The transition from the blogosphere to the Google+ scene came in 2011. People were drawn largely because of the new possibilities of gaming that Google+ provided through the combination of social media and the Google Hangouts platform. The F.L.A.I.L.S.N.A.I.L.S. Conventions were first published in August 2011. They were the brainchild of three people: the idea was originally proposed by Calithena to Zak Smith and Jeff Rients, and the three of them worked out the conventions together. They were published simultaneously on Zak's blog D&D With Pornstars, and Jeff Rients' long running blog Jeff's Gameblog. The idea was simple. If you signed onto the conventions, then you agreed to allow PCs from other campaigns into your online game. You opened the doors of your game to a bunch of dimension hopping weirdos who showed up to plumb the mysteries of your world, pull off heists, and generally get into a lot of trouble. This led to the phenomenon of ConstantCon, a rolling series of dozens of hangouts games, such that on any given night you could jump into an adventure somewhere in the multiverse.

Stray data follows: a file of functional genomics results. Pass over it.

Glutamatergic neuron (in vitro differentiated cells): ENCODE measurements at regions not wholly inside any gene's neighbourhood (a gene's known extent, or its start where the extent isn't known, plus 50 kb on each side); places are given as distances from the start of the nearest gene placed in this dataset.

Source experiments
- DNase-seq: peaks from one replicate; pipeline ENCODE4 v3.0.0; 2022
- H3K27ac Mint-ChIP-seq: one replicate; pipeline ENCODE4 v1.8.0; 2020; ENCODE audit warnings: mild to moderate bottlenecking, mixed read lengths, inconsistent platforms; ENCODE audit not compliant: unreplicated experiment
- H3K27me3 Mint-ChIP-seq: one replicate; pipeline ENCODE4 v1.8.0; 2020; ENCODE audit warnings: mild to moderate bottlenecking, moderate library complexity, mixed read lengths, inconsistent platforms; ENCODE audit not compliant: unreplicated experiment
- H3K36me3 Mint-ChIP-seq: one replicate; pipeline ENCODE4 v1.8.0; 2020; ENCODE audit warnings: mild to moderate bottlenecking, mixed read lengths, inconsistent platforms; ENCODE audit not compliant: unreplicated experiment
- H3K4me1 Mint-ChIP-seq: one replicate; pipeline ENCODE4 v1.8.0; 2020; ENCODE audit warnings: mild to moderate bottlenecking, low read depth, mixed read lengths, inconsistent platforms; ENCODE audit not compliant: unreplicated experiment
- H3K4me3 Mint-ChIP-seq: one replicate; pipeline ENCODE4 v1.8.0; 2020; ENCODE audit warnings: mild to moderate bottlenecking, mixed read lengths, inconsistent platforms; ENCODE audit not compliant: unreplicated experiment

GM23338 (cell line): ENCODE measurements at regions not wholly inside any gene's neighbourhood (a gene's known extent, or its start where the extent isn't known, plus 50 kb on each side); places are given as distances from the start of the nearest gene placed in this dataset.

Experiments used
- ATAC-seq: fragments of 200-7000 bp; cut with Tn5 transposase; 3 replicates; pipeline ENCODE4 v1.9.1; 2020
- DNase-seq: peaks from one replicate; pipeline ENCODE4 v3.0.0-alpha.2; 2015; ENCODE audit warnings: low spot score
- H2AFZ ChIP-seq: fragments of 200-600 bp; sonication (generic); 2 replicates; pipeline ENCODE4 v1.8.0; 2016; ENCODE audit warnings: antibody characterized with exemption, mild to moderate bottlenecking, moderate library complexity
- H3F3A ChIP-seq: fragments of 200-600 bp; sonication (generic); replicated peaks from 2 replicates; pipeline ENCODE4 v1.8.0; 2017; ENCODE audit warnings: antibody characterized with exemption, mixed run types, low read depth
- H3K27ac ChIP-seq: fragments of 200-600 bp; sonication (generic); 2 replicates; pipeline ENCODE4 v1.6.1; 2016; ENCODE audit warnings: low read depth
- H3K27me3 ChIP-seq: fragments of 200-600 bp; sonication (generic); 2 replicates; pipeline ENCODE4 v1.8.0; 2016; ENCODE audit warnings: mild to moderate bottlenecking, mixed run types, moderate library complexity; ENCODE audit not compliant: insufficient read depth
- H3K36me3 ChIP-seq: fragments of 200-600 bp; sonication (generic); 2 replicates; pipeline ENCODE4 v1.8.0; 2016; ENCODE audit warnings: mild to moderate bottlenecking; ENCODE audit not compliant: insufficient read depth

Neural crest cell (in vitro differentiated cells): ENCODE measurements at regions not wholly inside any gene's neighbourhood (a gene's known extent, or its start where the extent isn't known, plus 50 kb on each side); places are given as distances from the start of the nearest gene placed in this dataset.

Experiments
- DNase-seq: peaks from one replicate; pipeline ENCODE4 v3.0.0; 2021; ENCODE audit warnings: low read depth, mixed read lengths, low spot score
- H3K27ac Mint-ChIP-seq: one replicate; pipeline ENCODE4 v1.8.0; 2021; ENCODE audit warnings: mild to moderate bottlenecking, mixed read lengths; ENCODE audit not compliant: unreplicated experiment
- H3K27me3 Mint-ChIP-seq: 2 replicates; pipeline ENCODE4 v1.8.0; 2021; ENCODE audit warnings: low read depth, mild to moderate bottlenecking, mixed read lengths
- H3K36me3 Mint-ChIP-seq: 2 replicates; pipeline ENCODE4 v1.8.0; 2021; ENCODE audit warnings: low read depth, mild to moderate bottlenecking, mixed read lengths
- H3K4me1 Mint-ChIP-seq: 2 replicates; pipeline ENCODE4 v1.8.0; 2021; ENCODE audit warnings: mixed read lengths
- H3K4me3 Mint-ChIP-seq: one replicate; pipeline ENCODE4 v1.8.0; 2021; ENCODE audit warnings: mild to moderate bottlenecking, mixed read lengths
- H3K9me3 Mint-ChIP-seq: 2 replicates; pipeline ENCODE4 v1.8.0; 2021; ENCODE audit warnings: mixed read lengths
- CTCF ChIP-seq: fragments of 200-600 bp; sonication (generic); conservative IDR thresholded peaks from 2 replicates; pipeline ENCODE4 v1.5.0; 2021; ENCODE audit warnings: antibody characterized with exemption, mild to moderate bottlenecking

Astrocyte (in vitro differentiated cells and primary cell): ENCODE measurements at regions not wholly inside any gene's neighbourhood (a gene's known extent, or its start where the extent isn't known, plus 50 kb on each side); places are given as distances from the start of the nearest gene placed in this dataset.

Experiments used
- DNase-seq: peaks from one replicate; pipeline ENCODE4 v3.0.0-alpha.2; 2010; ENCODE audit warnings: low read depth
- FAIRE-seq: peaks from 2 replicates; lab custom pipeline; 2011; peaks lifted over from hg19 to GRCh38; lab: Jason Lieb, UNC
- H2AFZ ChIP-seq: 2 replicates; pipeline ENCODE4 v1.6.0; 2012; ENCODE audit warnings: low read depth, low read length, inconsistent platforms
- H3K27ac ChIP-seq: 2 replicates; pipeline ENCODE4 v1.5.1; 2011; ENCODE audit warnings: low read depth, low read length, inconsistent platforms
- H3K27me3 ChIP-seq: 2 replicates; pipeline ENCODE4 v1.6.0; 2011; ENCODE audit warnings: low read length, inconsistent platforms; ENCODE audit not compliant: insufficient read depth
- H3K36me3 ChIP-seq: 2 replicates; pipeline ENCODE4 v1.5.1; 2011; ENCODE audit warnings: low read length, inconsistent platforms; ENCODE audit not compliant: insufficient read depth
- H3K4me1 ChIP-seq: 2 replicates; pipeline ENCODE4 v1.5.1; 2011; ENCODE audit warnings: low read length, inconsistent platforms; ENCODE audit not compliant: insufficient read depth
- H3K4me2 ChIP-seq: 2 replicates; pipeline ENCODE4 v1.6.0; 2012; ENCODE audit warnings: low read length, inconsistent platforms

At its height, enough people were playing that the whole thing took on a player-driven, campaign hopping, mission-based feel. For example, when one group of PCs got themselves imprisoned in Castle Amber in Wessex, other players would put together a team for a rescue mission. Consequences sometimes followed characters between worlds, like when Brutal Pete stole a statue of Blibdalpoop and charmed one of the god's avatars in Herman Klang's game, and an invasion of kuo-toa followed Pete to Jeff's Castle Vyzor game. Markets developed trading in items acquired in different worlds. Got a problem in the Hill Cantons? Maybe you can solve it with an item from New Feierland. Characters made name level, and opened taverns...at which other players caroused in downtime. There was a misty wandering neighborhood, the Snail Quarter, in which flailsnails characters took up residence. There was even a character, Sir Alan of Partridge, owner of the (not so) legendary sword Chatscalibur, who ran a talk show interviewing other flailsnails characters.

And the characters! Some of them became Google + household names. Most notorious and beloved was, hands down, Jez Gordon's Man-rider. Rolling 3d6 down the line, Jez got a total attribute modifier of -8. Always game, he decided that the character must be a legless goblin. He rolls into adventures riding on the back of a nameless human servitor.


Man-Rider, illustrated by his player, Jez Gordon
In one session, Man-Rider had a god give him a ride, in another he got cloned, but, infuriatingly, the clone had legs. Eventually he became a paladin, which is good, because then he could aspire to one day summon a super fancy man-mount. You can read the (almost) complete history of his legendary exploits here.